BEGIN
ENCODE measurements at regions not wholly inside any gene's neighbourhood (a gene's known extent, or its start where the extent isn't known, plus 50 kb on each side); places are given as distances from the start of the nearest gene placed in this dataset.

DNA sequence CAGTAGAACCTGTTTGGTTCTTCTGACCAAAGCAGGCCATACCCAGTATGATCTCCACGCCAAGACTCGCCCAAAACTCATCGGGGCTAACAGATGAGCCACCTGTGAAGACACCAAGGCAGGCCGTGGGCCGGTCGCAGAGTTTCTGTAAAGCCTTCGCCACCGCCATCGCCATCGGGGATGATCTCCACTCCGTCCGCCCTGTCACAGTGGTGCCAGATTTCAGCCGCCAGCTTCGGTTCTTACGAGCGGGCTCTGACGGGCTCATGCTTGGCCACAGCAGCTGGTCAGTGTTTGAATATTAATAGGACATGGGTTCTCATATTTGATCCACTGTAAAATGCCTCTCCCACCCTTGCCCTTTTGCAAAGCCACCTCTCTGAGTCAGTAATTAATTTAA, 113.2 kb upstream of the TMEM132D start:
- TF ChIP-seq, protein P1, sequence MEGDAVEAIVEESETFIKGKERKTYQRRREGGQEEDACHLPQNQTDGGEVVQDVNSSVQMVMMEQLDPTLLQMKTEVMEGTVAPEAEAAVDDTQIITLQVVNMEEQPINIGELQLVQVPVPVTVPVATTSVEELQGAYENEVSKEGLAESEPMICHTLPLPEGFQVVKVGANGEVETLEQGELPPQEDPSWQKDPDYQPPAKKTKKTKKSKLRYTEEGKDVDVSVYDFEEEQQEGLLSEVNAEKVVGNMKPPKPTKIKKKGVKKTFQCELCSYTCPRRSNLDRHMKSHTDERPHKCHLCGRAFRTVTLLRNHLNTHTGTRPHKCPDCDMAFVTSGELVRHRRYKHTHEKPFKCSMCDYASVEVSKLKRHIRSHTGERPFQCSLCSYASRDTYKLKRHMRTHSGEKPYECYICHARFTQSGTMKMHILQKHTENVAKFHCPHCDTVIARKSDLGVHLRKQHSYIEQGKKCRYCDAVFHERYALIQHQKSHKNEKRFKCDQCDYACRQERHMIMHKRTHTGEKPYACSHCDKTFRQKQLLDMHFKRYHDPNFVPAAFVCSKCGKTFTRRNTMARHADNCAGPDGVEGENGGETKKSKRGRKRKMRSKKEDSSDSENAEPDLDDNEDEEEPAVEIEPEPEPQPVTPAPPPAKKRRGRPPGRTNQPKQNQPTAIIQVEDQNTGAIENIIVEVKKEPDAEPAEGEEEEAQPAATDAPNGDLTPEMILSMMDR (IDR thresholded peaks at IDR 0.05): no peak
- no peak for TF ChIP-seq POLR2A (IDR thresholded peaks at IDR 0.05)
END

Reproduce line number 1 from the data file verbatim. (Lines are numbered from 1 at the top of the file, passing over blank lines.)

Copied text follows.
ENCODE measurements at regions not wholly inside any gene's neighbourhood (a gene's known extent, or its start where the extent isn't known, plus 50 kb on each side); places are given as distances from the start of the nearest gene placed in this dataset.